These changes in plans underscored the important political aspects of the pullback. In disclosing them, Levy clearly hoped to prod the Lebanese government into a final effort at reaching an agreement to end the fighting between rival Christian and Druze militias in the Chouf before the Israelis withdraw and leave the problem to the fledgling Lebanese Army.
In the past weeks, Israeli Army officers have escorted dozens of journalists along the new Awwali line, showing them the outposts and bases that are under construction to emphasize that time is running out.
But judging by the comments of Israeli officers, there is little hope for a cease-fire between the Christians and Druze and little faith in the ability of the Lebanese Army to take over for the Israelis. This, they say, explains the decision to push for a rapid withdrawal, with the hope of reducing the risks to Israeli soldiers as they move south.
"There has been no coordination with the Lebanese up to this point, so it was decided to change the approach and prepare for the worst contingency, where we have to withdraw quickly, all in one step," one officer said. "It is not the best redeployment plan, but it is the best one we have."
According to the Israelis, the pullback should take little more than a day. To prepare for it, they already are moving all but the most essential equipment south of the Awwali. They are not planning to leave anything behind when the front-line troops finally move.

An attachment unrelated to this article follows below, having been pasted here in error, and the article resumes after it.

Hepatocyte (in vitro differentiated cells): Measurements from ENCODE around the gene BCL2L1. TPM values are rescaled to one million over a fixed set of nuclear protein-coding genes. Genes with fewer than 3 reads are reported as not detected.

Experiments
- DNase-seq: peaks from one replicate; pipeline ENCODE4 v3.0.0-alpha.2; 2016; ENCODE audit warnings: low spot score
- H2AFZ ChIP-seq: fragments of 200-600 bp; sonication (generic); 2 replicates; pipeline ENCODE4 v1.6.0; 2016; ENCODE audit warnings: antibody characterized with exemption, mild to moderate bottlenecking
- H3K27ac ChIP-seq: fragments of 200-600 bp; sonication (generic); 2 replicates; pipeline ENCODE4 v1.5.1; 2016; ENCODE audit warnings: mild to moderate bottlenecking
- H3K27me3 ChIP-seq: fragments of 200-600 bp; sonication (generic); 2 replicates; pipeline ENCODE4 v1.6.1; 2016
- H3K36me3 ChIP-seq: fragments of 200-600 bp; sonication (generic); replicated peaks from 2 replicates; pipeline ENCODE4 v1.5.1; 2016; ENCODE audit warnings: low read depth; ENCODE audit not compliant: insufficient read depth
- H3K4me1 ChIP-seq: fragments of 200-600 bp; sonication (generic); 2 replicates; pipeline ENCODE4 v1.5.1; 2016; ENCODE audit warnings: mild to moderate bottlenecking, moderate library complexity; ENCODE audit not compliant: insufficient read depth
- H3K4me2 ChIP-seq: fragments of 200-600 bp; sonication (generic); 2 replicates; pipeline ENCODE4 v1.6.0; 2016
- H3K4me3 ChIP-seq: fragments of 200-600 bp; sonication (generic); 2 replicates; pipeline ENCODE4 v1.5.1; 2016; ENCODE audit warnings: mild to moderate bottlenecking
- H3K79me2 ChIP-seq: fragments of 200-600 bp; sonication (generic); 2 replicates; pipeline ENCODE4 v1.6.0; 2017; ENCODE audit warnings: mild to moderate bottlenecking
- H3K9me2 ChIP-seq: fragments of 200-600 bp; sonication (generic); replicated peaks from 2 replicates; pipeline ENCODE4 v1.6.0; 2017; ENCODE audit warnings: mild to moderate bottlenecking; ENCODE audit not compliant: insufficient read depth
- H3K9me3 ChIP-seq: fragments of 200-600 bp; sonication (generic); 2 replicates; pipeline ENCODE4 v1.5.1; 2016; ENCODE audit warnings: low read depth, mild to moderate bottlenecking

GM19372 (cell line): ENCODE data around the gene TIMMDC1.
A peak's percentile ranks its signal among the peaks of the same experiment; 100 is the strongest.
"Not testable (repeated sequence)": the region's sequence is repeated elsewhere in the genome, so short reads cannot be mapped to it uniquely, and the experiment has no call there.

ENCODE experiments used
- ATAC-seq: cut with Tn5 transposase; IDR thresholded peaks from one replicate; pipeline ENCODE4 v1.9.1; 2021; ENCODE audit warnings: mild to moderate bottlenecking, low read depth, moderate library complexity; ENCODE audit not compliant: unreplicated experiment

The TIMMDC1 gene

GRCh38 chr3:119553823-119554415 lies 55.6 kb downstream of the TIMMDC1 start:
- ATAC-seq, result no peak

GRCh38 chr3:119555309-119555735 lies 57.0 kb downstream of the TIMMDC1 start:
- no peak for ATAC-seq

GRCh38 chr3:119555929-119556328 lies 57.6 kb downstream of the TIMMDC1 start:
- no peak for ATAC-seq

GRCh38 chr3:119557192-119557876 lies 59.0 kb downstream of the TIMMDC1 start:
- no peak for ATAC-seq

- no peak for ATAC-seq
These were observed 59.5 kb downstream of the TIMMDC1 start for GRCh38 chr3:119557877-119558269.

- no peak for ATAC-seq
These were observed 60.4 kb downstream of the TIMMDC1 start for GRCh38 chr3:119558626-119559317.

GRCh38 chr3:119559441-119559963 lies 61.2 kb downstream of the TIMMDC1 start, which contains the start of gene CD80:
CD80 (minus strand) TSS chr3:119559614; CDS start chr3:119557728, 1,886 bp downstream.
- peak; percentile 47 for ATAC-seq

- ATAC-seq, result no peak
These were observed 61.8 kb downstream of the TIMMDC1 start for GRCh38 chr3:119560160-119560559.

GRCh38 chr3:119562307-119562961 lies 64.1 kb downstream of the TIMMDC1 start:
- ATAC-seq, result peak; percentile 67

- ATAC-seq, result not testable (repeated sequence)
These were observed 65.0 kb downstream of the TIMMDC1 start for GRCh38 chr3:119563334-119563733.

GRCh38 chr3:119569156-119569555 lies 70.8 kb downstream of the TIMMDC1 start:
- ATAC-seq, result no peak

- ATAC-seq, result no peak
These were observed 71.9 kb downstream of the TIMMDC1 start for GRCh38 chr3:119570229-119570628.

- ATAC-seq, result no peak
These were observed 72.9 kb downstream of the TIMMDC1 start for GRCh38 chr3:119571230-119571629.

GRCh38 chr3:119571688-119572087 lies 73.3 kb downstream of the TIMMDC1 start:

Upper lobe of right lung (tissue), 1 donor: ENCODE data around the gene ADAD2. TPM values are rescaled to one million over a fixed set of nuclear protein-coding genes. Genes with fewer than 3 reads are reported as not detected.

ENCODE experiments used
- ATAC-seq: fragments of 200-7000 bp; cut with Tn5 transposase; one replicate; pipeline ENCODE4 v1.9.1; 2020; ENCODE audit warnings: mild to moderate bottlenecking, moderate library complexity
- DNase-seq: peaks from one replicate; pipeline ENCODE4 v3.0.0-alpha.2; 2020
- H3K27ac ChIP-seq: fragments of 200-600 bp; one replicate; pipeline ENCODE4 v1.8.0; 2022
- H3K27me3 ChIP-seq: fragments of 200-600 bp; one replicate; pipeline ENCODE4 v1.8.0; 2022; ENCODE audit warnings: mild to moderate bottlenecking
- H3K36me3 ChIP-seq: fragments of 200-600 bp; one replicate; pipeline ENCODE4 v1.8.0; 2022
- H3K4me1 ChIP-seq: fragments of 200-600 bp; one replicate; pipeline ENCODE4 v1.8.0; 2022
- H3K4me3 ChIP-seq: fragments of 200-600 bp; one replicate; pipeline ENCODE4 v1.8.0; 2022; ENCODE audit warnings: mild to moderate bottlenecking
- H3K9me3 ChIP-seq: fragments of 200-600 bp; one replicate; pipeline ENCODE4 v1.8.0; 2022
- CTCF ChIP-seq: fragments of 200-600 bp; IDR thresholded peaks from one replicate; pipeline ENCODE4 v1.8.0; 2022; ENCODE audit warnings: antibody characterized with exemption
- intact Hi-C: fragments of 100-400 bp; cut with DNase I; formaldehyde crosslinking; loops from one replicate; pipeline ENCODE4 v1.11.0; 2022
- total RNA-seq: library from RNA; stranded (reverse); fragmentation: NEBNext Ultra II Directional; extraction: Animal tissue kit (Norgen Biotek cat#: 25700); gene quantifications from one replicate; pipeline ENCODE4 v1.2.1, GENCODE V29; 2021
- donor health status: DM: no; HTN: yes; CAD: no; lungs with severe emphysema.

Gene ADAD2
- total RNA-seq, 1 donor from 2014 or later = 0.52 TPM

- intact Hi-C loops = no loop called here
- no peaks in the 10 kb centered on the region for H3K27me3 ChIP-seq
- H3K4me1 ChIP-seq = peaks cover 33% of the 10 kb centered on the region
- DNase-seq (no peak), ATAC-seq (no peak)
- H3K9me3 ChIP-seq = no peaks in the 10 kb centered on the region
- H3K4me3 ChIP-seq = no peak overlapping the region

"What can be dismantled will be," a military official said. "What can't be will be blown up."
It was clear from a day-long, Army-conducted tour of the Awwali line that the outposts and bases will be far from completed in time if the Israelis stick to the accelerated withdrawal schedule. But military officials said this will not pose a serious problem immediately. The facilities, they say, will be completed by October or November--the original target date for the pullback--before winter weather comes to the Lebanese mountains.
About three miles north of Sidon along the Mediterranean coast, at a point known as Bouxata, a main Israeli base in the Awwali line is taking shape. Across the barren hilltop, the Israelis have placed hundreds of yards of corrugated iron strips in a zigzag pattern.